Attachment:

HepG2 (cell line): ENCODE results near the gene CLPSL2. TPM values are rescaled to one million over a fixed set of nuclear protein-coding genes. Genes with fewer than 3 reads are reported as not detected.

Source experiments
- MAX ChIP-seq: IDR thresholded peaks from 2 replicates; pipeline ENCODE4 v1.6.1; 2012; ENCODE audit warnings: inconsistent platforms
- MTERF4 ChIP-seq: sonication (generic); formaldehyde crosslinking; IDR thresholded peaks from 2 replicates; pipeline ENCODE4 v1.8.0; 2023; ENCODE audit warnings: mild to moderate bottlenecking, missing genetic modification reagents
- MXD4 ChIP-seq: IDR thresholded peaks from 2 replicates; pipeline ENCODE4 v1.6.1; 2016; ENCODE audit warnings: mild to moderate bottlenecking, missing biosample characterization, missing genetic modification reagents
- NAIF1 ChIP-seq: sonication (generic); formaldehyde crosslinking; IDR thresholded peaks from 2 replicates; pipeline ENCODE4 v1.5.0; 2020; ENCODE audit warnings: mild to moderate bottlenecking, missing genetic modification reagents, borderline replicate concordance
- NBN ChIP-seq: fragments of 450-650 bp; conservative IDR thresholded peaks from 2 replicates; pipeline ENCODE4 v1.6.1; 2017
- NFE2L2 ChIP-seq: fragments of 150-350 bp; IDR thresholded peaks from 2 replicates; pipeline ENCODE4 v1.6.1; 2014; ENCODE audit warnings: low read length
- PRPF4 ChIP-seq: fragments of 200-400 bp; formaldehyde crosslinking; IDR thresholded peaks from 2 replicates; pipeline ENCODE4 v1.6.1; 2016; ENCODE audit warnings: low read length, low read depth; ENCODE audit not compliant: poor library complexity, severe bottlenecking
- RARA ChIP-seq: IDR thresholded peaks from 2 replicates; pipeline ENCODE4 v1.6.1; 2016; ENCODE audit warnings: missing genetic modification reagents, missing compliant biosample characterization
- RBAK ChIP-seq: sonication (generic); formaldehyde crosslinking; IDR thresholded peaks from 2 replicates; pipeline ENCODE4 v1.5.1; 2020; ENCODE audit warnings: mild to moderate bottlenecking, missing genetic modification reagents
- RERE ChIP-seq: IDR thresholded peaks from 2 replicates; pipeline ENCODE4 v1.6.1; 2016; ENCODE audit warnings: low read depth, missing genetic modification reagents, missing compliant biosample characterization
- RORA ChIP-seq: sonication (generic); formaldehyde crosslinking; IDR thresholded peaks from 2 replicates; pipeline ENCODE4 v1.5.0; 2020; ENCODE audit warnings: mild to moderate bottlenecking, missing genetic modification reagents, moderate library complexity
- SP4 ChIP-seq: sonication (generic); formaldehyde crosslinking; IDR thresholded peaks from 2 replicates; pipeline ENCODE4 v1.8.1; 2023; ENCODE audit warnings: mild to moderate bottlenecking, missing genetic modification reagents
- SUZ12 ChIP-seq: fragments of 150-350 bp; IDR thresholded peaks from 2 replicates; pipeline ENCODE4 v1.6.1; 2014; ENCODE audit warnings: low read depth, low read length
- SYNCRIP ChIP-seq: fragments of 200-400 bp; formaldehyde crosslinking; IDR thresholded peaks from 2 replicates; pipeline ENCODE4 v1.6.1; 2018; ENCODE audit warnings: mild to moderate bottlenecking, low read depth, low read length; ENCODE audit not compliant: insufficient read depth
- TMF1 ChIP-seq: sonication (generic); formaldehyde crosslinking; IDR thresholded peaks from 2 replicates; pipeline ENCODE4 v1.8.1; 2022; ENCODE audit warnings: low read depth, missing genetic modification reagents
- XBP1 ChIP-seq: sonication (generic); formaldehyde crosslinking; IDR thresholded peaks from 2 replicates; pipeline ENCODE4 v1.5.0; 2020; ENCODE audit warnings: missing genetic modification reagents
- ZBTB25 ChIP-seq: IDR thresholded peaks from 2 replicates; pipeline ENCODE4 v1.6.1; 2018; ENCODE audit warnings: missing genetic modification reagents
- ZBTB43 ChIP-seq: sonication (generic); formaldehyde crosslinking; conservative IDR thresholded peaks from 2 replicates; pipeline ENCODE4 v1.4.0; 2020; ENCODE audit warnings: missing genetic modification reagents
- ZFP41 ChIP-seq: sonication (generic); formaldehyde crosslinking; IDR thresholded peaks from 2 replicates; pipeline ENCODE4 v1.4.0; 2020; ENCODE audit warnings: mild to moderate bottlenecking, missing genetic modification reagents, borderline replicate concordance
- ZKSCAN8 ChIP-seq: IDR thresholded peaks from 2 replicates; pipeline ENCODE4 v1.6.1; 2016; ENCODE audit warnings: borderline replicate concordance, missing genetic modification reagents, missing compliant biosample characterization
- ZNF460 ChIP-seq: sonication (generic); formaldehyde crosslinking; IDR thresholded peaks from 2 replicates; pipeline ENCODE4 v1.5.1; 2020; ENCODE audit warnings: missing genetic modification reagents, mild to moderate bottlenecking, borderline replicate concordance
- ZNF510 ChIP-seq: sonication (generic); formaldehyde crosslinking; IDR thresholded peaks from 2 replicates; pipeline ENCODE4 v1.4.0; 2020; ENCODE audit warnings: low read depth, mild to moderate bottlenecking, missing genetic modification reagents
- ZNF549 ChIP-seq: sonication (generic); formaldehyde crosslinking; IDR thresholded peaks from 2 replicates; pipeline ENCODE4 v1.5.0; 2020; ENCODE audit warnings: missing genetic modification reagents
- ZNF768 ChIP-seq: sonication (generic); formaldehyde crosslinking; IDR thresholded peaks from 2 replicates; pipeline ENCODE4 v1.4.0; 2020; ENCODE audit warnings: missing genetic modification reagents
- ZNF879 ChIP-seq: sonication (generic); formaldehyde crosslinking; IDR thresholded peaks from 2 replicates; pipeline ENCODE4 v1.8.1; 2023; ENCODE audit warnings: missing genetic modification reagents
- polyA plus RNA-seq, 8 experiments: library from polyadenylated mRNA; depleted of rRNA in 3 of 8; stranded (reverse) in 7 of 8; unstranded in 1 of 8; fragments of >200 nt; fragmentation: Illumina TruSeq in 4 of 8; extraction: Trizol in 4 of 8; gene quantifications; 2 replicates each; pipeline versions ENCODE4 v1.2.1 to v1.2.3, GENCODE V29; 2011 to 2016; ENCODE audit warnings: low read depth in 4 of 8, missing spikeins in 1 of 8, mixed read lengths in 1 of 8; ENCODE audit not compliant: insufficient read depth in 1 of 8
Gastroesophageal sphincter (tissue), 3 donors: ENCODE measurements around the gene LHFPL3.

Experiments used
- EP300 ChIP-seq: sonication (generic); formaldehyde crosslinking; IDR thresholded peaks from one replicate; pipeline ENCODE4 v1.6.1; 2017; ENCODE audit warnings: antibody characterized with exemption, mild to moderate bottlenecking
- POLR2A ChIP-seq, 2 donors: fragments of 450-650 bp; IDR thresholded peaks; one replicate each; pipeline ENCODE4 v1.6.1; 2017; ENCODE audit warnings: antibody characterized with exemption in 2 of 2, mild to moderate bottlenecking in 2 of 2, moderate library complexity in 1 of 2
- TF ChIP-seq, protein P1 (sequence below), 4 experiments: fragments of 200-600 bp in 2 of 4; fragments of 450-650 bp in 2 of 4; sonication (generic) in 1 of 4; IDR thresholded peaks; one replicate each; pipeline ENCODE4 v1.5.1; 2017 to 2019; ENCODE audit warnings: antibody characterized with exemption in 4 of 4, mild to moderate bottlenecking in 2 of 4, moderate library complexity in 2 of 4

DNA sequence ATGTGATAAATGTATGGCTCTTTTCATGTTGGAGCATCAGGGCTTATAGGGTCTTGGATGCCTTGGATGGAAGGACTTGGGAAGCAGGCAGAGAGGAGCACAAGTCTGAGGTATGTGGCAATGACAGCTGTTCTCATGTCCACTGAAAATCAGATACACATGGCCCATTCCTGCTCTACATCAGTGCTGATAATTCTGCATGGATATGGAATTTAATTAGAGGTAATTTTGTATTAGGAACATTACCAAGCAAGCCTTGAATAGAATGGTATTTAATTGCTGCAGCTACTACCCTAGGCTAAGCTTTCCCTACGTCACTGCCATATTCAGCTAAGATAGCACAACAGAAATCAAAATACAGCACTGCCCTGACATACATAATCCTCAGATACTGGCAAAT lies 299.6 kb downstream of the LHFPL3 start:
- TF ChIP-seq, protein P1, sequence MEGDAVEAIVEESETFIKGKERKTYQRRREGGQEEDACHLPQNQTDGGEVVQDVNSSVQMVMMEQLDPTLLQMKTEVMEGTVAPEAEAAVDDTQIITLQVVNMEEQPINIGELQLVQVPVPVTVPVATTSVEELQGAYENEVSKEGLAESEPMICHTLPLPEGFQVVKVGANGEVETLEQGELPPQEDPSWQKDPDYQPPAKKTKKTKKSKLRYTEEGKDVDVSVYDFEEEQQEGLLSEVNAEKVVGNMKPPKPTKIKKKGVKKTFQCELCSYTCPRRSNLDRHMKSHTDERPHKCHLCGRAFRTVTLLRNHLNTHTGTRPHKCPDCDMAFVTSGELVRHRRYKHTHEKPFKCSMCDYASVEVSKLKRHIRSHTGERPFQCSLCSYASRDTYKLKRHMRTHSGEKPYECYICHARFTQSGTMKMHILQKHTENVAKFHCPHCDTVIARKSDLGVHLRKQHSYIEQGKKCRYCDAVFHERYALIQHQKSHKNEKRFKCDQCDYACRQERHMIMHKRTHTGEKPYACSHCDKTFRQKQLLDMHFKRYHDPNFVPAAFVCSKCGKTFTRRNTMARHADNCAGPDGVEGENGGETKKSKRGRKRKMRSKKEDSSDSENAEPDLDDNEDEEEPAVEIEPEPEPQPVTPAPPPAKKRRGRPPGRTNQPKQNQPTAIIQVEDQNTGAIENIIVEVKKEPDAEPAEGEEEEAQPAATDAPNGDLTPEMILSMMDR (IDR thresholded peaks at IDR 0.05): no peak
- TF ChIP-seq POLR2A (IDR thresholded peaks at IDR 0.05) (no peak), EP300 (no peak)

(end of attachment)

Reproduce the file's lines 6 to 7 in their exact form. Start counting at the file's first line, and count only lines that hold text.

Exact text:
- NAIF1 ChIP-seq: sonication (generic); formaldehyde crosslinking; IDR thresholded peaks from 2 replicates; pipeline ENCODE4 v1.5.0; 2020; ENCODE audit warnings: mild to moderate bottlenecking, missing genetic modification reagents, borderline replicate concordance
- NBN ChIP-seq: fragments of 450-650 bp; conservative IDR thresholded peaks from 2 replicates; pipeline ENCODE4 v1.6.1; 2017